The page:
A Chippenham woman who tried to cash a cheque for some rogue traders who had fleeced a 91-year-old woman has walked free from court.
Kayleigh Hemmings, 20, of Sheldon Road, acted as banker for the men who charged the woman £650 for cutting down a bush, then altered a cheque to read £6,500. But staff at the victim's bank were suspicious when Hemmings phoned asking when the money would be cleared.
Claire Marlow, prosecuting, told Swindon Crown Court that two men called at the 91-year-old woman's home in September last year. She said: "They asked if she needed any gardening work and she said she had a bush needed cutting in her back garden."
After doing the work they told her it would be £650 and she wrote out the cheque to that value but at their request left the 'payee' section blank.
Hemmings paid in the cheque, which had been made out in her name and altered to read £6,500, on October 4. A week later she contacted the branch to ask whether it had cleared.
"The bank became suspicious, they contacted the police," Miss Marlow said.
"She had said the cheque came from an auntie in a birthday card from the north. They knew Mrs Jarvis was one of their customers in Swindon."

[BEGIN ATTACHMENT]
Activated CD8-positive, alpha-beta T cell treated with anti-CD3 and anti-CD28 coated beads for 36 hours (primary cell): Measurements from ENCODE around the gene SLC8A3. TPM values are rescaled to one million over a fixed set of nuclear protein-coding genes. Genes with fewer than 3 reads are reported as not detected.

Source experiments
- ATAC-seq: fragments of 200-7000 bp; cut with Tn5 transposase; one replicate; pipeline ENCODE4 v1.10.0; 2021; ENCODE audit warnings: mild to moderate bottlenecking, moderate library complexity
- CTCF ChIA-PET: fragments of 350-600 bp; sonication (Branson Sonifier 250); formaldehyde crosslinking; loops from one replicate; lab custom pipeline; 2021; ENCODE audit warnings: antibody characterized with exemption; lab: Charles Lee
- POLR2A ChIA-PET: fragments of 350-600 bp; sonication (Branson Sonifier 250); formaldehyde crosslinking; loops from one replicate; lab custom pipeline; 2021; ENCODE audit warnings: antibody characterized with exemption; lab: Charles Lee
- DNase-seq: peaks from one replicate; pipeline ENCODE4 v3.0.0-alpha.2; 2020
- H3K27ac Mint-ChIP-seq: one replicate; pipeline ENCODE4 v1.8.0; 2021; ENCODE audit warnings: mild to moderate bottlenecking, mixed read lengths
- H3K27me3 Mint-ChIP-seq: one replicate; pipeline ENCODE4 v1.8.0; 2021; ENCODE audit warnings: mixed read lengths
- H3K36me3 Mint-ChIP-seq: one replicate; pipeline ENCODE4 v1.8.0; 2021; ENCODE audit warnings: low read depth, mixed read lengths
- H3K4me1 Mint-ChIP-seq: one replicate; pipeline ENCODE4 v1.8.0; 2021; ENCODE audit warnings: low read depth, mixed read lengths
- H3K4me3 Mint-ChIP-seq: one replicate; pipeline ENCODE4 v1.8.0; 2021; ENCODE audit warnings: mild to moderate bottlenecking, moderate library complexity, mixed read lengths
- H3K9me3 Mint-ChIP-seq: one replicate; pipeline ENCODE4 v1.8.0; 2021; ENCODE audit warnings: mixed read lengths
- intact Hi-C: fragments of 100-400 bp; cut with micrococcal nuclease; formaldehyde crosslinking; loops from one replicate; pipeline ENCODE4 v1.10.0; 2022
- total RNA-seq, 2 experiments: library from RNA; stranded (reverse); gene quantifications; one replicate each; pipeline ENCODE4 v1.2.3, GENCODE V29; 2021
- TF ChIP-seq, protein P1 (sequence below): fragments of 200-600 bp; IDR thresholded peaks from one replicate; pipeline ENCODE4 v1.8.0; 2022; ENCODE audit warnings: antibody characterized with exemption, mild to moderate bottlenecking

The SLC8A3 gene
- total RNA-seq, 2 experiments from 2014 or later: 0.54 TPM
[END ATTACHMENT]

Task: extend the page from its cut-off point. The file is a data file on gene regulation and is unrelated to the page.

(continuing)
When she was questioned by police she said did not know how her name got on to the cheque or who altered it.
Miss Marlow said that though the bank had paid back most of the cash they believed the £650 had been correctly put into her account.
Hemmings pleaded guilty to a money laundering charge.
Edward Hetherington, defending, said "This is a morally repugnant and reprehensible course of events.
"The papers and common sense show Miss Hemmings played a secondary role. It was the men who did the work which was not of the standard charged.
"She was presented with the cheque as she had a bank account. She agreed knowing the cheque was not legitimate."
He said his client suffered 'a number of cognitive difficulties' and had been in an unhealthy relationship, which is now at an end and she was due to move to Devizes.
Passing sentence, Nicholas Atkinson QC said: "You may not have known who the victim was but you have acknowledged through your counsel that you have to pay this lady back."
He imposed a three-month jail term suspended for a year, with 80 hours of unpaid work, 12 months of supervision, and an order to pay £650 compensation.